In this edition of “Inside the Wall” we’ll take a look at restroom exhaust fans. You might be familiar with what an exhaust fan looks like and how they work, but just why are they installed in every restroom and how are they selected? (There isn’t just one-size-fits-all, unfortunately.)
The primary purpose of a restroom exhaust fan is to protect your home by removing warm moist air generated by showers and bathtubs. The air may feel good to you when you get out of the shower, but in the long run it could lead to mold growth and minor water damage from condensation build up. It also does a great job at removing odors or at the very least keeping them contained to the bathroom by putting the room under negative pressure from the rest of the building. The fan removes the foul air and blows it to the exterior or it may dump it into a properly ventilated attic (if allowed by code).
As I mentioned in the opening paragraph, not all exhaust fans are the same size. They are rated by the amount of air they move in cubic feet per minute (CFM). In commercial construction, code typically dictates 50 CFM per fixture but there are some special cases as well. It may also be a good idea to size a fan based on the number of air changes per hour (the number of times each hour all the air in a space is replaced). For a restroom, you typically want 8 air changes per hour which may or may not match the code requirement of 50 CFM per fixture. Depending on this result you might want to increase the amount of air removed, but you can’t go any lower than the code requirement. Fans also come with optional features like lights or heaters and they can vary greatly in how loud they are.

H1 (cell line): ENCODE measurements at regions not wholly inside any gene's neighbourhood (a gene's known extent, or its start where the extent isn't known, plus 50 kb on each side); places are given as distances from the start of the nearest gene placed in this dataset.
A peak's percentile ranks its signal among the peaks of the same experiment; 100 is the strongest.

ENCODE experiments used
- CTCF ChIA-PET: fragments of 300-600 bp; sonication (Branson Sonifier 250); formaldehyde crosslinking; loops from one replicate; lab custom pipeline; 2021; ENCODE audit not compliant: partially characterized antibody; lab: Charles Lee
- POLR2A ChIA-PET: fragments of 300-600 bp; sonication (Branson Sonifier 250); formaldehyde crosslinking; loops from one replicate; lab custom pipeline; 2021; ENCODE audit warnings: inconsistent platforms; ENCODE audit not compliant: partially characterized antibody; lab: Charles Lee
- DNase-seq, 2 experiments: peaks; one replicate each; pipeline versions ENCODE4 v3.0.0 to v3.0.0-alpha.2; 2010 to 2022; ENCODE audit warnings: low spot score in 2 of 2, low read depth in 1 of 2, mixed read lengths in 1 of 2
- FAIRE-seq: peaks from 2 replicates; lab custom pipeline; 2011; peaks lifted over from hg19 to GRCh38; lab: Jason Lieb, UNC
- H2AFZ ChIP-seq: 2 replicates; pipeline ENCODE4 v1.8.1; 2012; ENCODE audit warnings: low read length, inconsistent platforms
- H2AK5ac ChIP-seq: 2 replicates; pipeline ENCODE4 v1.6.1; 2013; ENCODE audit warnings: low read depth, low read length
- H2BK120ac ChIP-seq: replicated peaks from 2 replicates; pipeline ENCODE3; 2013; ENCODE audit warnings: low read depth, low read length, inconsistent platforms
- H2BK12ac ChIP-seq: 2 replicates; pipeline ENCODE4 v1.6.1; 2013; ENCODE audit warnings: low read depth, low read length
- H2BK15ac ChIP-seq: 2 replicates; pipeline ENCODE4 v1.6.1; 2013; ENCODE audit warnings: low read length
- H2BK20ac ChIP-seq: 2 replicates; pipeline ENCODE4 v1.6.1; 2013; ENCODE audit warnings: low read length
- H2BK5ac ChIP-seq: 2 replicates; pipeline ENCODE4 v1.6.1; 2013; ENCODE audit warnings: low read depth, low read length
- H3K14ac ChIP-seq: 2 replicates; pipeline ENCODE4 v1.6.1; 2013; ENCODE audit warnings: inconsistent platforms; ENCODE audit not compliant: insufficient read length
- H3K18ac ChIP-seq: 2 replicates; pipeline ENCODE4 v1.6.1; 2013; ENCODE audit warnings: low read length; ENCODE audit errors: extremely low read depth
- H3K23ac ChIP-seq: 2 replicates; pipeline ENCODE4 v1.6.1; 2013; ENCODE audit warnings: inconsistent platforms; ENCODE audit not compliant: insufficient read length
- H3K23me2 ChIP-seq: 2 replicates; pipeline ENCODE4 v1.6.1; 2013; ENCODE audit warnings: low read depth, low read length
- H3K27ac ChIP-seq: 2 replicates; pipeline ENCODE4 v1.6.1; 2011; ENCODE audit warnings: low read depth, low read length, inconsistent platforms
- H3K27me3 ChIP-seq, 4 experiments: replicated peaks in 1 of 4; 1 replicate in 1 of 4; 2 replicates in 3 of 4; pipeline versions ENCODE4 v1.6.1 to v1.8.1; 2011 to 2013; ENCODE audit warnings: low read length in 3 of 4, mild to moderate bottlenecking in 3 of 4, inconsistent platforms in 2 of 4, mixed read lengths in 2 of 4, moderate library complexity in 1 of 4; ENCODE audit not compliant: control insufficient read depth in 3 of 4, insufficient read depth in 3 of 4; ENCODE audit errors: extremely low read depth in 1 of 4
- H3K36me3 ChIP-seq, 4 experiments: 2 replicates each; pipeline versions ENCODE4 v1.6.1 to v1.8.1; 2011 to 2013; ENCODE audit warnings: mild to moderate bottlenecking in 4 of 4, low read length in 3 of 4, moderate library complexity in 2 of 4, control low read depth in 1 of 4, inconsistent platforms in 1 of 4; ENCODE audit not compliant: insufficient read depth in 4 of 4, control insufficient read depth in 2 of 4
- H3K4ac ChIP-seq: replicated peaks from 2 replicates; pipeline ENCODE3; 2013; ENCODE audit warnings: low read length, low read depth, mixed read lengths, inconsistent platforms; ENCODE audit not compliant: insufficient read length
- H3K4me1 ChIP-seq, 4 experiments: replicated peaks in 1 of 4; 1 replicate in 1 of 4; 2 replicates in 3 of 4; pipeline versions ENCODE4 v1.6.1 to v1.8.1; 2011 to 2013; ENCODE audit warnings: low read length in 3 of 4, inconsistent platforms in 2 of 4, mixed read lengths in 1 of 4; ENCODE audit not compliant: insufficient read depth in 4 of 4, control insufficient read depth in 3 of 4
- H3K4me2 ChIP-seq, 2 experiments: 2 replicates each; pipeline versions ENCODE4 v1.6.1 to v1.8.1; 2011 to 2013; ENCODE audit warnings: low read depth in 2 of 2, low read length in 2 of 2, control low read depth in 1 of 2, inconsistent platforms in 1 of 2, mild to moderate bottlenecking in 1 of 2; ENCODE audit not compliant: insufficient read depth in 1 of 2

It’s great that we are removing foul air, but it has to be replaced and that has to come from somewhere, right? There are lots of sources for air to enter a room. Often a builder will undercut a restroom door to allow for airflow into the room. You can often feel this with your bare feet if you stand next to the door when the fan is on. Air can also come through the air conditioner register (whether the HVAC system is running or not) and also through any leaks in exterior walls or windows.
One of the downsides of exhausting any type of air is that its replacement must be conditioned. A energy recovery device can be used to provide the replacement air and transfer energy from the exhaust air into the new air so that you don’t lose too much heat. There is a lot more to an ERV system, but we’ll have to save that for another post.
Exhaust fans may seem like a pretty standard piece of equipment, but they are an important part of the building system. That is, as long as they get turned on…
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